KAHNEMAN: About corporations, we have some rules about how we attribute states of mind to corporations. Did the CIA know something? When you unpack this, it's not the CIA knowing, it's some people within the CIA. Who are the people within the CIA who have to know something before the CIA can be said to know that thing? That's a set of interesting questions, but they're more about the application of states of mind to corporations than about the deep philosophical questions. I was more interested in robots.
KNOBE: You get the same exact effects when you turn to robots. You have a robot that's just like you—Robo-Danny. On all psychological tests, the robot would answer exactly the same thing that you would answer. If we asked the robot if it experienced true love, the robot would answer and give the exact same answer that you gave. Now, if we asked people if that robot knows a lot about prospect theory, they would say absolutely. If we asked people if the robot thinks it's in the midst of a videotaped interview—absolutely. But then if you asked if the robot can feel happy, people tend to say no.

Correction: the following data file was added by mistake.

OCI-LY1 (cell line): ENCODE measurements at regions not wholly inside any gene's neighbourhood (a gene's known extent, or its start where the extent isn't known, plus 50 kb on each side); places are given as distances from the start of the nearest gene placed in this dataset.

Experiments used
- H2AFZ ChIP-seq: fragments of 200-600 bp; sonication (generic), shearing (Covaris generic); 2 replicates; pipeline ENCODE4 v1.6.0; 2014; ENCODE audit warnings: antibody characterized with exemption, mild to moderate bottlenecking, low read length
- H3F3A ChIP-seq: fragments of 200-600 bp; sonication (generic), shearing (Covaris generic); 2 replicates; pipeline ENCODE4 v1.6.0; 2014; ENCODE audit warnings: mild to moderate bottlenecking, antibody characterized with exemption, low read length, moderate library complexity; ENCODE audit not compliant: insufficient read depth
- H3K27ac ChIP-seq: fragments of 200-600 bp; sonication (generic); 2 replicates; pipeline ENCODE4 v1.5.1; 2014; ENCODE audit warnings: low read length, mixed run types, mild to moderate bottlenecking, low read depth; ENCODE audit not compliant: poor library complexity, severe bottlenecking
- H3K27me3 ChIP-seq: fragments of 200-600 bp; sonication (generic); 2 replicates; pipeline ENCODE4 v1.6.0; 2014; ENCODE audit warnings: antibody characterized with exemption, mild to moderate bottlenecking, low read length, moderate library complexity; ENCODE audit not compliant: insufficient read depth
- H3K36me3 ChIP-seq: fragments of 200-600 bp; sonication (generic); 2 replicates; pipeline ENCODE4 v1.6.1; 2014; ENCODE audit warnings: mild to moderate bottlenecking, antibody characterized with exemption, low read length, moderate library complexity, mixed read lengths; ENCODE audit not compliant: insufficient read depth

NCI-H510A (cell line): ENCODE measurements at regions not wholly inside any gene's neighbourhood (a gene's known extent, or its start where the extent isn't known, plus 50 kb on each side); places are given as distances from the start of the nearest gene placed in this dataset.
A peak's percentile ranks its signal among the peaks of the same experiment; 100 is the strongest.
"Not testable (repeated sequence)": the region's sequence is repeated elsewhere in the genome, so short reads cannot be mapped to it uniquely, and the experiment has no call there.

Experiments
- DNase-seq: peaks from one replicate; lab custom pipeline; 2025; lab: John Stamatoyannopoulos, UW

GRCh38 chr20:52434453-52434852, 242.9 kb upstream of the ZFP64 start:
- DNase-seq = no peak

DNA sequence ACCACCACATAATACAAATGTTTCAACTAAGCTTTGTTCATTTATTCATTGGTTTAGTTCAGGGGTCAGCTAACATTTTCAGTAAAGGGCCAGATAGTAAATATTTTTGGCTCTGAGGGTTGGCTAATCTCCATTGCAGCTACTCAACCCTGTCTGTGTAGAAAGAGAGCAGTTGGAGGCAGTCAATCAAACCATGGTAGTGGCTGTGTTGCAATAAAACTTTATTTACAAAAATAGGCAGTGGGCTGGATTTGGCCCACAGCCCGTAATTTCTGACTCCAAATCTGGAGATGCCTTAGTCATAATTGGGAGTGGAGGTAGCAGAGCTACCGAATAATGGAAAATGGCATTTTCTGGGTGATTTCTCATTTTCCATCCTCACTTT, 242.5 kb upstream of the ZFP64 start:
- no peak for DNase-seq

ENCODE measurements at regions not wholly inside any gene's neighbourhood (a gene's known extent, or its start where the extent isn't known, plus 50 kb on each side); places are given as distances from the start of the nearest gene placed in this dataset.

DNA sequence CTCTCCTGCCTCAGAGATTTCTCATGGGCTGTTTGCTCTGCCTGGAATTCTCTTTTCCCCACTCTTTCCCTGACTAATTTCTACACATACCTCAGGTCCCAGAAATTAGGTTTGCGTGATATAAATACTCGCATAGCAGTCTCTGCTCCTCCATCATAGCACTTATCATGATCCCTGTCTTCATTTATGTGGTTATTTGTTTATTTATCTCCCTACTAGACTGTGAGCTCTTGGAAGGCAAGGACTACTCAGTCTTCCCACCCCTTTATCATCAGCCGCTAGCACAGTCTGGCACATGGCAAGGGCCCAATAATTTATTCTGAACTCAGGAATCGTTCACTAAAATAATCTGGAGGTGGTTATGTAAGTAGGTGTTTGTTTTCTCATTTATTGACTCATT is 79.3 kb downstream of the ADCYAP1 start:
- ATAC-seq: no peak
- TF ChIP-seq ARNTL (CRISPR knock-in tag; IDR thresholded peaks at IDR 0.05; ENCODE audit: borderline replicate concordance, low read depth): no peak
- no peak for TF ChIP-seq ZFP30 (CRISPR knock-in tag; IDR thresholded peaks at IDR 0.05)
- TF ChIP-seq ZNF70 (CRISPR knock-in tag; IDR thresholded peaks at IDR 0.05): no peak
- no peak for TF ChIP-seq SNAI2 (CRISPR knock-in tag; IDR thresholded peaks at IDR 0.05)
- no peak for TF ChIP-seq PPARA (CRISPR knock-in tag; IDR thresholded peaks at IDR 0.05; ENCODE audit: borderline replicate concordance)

The robot acts just like you do, but people would say it doesn't feel anything. The key difference now between the robot and you is entirely a physical one. The robot acts just like you, but it's made of metal.
KAHNEMAN: Here, I differ. I have an alternative hypothesis, which is eminently testable. You now have robots that have facial expressions. If you had a robot that smiles appropriately, cries appropriately, and expresses emotions appropriately, people would attribute emotions to that robot, just as they do to other people. We attribute emotion to animals without asking questions about whether they feel it or not. It's just whether the expression is compelling.
If you had a robot who would answer some questions with a shaky voice, or would express it with a tense voice, or with an angry voice, my view is that people would very easily be convinced that that robot has feelings. The attribution of feelings derives from some physical cues that we get about emotions, which we have learned from our own emotions and the emotions of people around us when we're children.